How is it that adaptive optics can provide such detail? As light from a distant star approaches Earth, it is made up of plane waves that, in the last microseconds of their journey to the telescope, become badly distorted by atmospheric turbulence. An adaptive optics system reflattens the wave fronts by reflecting the light off a deformable mirror whose shape is changed in real time to introduce an equal but opposite distortion [see figure].
The information on how to distort the mirror comes from a wave front sensor, an instrument that measures the optical aberration imposed by the atmosphere on light from a star in the same field of view as the objects of interest to the astronomers. A fast computer converts the signals coming from the wave front sensor into drive signals for the deformable mirror. The whole system operates with a never-ending cycle of measurement and correction, at typical speeds of 1000 updates per second.
After the light reflects off the deformable mirror, a beam splitter sends part of the light to the wave front sensor and the rest to the camera that will capture the high-resolution image produced by the adaptive optics [see photo]
In the early 1970s, the U.S. Department of Defense began supporting an effort to develop a real-time image correction system to obtain sharp pictures of Soviet satellites. The first high-resolution images from the sky were obtained in 1982 by a 1.6-meter telescope at the Air Force Maui Optical Station on the rim of the 3000-meter-high dormant Haleakala volcano in Hawaii.
Over the next 10 years, both the military and astronomical communities vigorously advanced the state of the art. A group at the National Optical Astronomy Observatory in Tucson, led by François Roddier, devised a new type of wave front sensor and a new deformable mirror that were successfully tested on the Canada-France-Hawaii Telescope on Mauna Kea on Hawaii's Big Island. Full-blown prototype adaptive optics systems were fielded at telescopes in Chile, the Canary Islands, Arizona, and California.
In the late 1980s, pioneering work by a U.S. Air Force team under Robert Q. Fugate, using a telescope at Kirtland Air Force Base in Albuquerque, N.M., showed that an adaptive optics system could operate very effectively using a laser to create an artificial "star" in the sky as the wave front reference. The work was classified and unavailable to the worldwide astronomical community, which meanwhile forged ahead on its own. By 1992, although no adaptive optics systems were yet operating as routine scientific tools at astronomical telescopes, the defense community realized that the astronomers were catching up and declassified much of its research.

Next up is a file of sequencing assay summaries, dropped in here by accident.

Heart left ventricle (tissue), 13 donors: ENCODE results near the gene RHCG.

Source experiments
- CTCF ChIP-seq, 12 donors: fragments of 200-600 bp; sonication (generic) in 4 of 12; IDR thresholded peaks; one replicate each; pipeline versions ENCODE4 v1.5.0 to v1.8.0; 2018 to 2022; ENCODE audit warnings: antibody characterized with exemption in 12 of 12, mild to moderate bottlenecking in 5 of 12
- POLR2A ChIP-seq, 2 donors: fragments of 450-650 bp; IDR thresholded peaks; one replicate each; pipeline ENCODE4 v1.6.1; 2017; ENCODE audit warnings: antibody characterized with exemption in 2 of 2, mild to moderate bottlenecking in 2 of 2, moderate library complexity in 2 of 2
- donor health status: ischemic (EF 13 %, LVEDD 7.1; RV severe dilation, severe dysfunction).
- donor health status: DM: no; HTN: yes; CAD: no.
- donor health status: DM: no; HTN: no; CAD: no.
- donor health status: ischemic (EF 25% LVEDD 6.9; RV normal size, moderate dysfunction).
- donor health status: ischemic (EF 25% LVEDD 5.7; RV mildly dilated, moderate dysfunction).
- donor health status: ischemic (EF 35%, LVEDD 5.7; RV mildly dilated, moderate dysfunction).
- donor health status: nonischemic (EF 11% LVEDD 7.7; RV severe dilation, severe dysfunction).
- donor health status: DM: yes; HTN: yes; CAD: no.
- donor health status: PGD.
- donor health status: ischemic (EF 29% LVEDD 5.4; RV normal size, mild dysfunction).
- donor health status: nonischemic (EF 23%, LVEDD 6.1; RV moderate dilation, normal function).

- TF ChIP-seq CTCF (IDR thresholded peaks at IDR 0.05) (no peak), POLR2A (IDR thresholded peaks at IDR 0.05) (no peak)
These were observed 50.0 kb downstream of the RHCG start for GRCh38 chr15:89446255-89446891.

Large telescopes adapt
The information was a bonanza for the astronomers, and adaptive optics are now in regular use at large telescopes all over the world. On the summit of Mauna Kea, the two 10-meter telescopes of the W. M. Keck Observatory, the 8-meter telescopes of the Gemini international consortium and the National Astronomical Observatory of Japan, and the 3.6-meter Canada-France-Hawaii telescope are equipped with adaptive optics systems supporting astronomical observation programs.
The European Southern Observatory, based in Garching bei Muenchen, Germany, operates the Very Large Telescope on Cerro Paranal in Chile's Atacama desert. The telescope consists of four separate 8-meter telescopes that can be optically linked together to form one giant telescope. At present, just one of the four is equipped with adaptive optics, feeding a near-infrared camera and low-resolution spectrograph (an instrument that measures light intensity as a function of frequency), but plans call for the eventual addition of adaptive optics to all four.
One other telescope bears special mention: the 3-meter Shane telescope of the Lick Observatory, on Mt. Hamilton, near San Jose, Calif. It's the only astronomical telescope that doesn't need to rely on light from a star to provide the information on atmospheric distortion. Instead, it uses a laser beam projected into the sky, a technique similar to the one demonstrated by Fugate's team. Tuned to 589 nm, the same wavelength as sodium street lamps, the laser excites a layer of sodium atoms 95 km above Earth's surface left by meteorites as they burn up in the atmosphere.
These atoms scatter light back to the telescope, creating what looks like a glowing spot in the sky. Currently, the lasers needed to do this job are expensive and difficult to maintain, but several efforts are under way to change that. The W. M. Keck Observatory will soon begin operation with a laser guide star, and, as the lasers become readily available, many other large telescope projects will adopt the laser guide star approach to adaptive optics.